Topical microbicides represent an emerging strategy for the prevention of transmission of HIV and other sexually transmitted infections. A successful topical microbicide product will be applied prior to intercourse, without necessitating partner consent, and will be active against a variety of STIs, including HIV. It will be acceptable to potential users in terms of physical characteristics, availability, ease of use, safety and efficacy properties. We have utilized the macaque vaginal safety model (currently contracted by the NIH, N01-AI-95388) to provide standardized preclinical safety data for numerous topical microbicide products in development. In this model, measures of product safety include cervicovaginal colposcopy, vaginal microbiologic evaluation, and vaginal pH monitoring. This model characterizes the vaginal environment's response to repeated topical product applications in the absence of the exogenous factors of intercourse and potentially infectious ejaculate. While our preclinical evaluations of topical microbicide products have been well-rounded in many aspects, we have yet to investigate the effects of sexual intercourse on the cervicovaginal environment. Mucosal perturbation and potential micro-trauma in the form of epithelial abrasions are likely to result from sexual activity. Additionally, the effects that seminal fluid may induce on the cervicovaginal environment, as well as its effects vis-?-vis topical microbicide product safety and efficacy, have not yet received their due attention. We propose to enhance our standardized vaginal safety evaluations conducted in the pigtailed macaque model to include evaluations after sexual activity and with the presence of seminal fluid. With continued R33 funding, we will collect baseline data from 24 female macaques assessing the cervicovaginal environment before and after mating. In addition, we will collect parallel assessments, when mating has occurred with a placebo gel (HEC universal placebo) in place. These studies will provide urgently needed data regarding topical microbicide use with coital activity.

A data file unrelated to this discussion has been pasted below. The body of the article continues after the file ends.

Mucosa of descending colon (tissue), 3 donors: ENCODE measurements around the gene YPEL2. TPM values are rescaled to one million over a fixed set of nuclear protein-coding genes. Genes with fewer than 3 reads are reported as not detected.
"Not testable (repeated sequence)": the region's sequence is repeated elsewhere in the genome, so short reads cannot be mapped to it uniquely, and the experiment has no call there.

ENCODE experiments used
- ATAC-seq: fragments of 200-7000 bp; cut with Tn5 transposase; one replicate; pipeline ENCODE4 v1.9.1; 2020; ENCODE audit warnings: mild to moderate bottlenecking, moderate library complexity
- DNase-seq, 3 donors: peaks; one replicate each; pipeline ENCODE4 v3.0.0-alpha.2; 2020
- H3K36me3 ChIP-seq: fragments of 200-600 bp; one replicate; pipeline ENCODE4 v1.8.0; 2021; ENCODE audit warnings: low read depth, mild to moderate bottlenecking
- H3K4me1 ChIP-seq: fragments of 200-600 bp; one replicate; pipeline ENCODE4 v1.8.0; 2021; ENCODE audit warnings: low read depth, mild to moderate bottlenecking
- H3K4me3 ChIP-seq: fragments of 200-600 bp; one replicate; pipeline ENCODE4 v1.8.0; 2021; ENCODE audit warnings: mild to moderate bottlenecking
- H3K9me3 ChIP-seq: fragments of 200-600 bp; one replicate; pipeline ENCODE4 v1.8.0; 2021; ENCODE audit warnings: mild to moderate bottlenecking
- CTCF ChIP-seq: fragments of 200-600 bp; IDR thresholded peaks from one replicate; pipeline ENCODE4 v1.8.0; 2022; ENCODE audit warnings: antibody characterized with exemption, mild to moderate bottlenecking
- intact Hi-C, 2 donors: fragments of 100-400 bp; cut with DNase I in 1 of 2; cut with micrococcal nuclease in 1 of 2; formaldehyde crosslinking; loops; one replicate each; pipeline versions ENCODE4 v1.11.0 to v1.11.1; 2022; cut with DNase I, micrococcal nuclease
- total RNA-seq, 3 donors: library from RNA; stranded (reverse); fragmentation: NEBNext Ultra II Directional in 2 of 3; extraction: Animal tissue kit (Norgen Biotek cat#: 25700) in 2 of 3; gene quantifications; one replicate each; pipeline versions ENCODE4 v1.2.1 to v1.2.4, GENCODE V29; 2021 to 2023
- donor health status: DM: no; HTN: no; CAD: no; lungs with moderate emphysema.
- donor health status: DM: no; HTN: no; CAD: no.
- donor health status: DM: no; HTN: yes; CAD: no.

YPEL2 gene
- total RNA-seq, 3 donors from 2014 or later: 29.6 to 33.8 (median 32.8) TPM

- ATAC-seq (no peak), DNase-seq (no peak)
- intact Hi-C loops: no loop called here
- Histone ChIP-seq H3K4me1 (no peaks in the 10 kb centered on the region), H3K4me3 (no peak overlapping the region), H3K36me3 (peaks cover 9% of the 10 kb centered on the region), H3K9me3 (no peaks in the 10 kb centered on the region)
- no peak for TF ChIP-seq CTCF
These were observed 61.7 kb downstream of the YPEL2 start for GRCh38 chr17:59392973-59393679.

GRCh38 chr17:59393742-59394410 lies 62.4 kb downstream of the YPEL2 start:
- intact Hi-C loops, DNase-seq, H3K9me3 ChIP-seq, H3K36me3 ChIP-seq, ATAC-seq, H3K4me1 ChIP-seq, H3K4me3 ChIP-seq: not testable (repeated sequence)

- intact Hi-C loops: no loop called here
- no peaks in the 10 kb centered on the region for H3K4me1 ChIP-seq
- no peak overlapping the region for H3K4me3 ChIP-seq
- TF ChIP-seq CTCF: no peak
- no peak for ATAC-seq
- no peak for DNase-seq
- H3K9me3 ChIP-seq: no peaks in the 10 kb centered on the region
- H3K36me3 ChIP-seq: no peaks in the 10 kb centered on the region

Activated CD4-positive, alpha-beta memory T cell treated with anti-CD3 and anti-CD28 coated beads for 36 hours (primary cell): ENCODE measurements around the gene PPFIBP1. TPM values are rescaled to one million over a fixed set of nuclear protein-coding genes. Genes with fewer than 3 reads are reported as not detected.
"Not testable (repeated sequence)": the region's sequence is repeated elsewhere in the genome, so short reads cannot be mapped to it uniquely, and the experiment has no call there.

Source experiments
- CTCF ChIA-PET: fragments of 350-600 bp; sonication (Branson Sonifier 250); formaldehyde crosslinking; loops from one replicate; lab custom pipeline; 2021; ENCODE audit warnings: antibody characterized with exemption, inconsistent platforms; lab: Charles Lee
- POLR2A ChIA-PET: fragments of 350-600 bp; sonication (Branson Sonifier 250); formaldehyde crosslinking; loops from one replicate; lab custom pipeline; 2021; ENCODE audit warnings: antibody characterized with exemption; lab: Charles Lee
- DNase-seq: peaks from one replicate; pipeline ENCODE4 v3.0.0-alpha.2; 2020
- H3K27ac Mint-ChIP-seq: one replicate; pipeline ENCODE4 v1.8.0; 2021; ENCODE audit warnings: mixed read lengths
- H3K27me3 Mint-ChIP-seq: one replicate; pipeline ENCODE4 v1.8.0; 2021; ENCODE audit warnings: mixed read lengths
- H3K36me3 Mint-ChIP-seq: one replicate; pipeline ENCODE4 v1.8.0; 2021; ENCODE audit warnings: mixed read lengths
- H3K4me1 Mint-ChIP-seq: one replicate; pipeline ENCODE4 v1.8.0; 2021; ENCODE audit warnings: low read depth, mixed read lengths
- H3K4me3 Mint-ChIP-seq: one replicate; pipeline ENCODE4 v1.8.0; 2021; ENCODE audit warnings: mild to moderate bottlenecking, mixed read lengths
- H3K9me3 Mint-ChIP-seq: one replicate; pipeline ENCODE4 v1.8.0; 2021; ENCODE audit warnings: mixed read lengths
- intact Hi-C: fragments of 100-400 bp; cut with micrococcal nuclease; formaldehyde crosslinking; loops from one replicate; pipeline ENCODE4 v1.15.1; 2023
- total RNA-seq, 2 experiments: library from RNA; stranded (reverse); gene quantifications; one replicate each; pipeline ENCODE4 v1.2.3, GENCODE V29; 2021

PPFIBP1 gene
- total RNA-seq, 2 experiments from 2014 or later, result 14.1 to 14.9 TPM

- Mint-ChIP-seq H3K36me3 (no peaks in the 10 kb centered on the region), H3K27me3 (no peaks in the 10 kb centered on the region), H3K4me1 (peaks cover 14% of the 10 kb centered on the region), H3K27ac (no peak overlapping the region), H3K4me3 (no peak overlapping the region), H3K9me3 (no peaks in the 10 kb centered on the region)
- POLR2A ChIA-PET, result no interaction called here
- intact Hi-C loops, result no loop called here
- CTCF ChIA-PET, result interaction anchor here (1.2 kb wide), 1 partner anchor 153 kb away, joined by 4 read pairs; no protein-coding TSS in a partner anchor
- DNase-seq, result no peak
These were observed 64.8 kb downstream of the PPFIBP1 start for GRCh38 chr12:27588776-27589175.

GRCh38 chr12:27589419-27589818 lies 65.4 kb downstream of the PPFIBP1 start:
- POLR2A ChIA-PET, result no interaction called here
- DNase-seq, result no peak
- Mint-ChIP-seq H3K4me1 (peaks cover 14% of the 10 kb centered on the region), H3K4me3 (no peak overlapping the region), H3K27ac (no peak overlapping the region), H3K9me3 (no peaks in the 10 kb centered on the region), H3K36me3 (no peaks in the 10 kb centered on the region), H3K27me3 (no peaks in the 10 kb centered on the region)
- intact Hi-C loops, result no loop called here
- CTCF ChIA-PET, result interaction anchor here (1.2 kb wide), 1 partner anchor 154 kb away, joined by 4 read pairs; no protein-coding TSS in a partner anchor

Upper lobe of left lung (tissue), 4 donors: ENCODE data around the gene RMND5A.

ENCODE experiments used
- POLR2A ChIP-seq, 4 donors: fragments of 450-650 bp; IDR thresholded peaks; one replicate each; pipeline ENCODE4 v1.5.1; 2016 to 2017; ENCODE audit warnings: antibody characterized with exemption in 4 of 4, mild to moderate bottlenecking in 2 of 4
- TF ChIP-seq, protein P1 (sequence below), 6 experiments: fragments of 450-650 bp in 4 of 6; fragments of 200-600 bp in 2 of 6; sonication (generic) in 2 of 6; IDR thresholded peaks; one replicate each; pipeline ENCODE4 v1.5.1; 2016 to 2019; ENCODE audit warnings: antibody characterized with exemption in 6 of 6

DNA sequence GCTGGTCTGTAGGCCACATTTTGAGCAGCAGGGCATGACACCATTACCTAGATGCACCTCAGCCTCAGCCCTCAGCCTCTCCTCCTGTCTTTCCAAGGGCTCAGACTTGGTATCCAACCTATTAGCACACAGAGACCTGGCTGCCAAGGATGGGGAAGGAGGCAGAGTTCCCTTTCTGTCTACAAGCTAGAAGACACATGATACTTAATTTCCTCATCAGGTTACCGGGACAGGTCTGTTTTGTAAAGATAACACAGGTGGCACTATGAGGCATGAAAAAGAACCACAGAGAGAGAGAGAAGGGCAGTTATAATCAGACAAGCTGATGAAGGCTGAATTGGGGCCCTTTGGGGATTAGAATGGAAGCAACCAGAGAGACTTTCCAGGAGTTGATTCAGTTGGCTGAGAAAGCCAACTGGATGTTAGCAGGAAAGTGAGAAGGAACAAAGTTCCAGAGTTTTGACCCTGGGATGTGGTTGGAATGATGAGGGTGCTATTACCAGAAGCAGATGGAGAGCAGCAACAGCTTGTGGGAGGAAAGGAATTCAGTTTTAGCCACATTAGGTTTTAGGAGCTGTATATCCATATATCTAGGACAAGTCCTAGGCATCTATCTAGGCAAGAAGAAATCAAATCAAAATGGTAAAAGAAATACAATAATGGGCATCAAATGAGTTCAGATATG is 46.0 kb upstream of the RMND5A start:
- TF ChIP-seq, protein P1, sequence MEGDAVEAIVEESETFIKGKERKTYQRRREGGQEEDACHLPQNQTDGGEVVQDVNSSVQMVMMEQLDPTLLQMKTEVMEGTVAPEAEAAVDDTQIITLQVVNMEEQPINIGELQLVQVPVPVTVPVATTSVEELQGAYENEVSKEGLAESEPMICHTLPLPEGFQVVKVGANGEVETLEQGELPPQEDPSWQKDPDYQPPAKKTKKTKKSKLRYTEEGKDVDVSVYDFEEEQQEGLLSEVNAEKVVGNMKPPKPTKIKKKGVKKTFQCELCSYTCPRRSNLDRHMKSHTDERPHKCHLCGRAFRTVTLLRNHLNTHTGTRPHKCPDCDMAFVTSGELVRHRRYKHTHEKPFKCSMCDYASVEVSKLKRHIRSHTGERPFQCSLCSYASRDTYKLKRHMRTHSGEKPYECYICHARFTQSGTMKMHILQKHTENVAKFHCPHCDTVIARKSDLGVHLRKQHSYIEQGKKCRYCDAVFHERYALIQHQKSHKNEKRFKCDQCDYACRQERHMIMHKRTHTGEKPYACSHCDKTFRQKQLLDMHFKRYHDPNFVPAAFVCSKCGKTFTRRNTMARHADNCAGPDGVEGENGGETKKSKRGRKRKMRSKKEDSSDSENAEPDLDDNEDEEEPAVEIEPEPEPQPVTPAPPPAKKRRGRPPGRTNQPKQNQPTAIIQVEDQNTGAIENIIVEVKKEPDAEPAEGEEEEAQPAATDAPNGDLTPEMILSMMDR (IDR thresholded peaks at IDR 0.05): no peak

|Sweeney, Yvonne T Cosgrove; Angeles, Ray O; Cummings, Peter K et al. (2011) Pigtailed macaque model refinement: topical microbicide safety in the presence of coitus. J Med Primatol 40:327-34|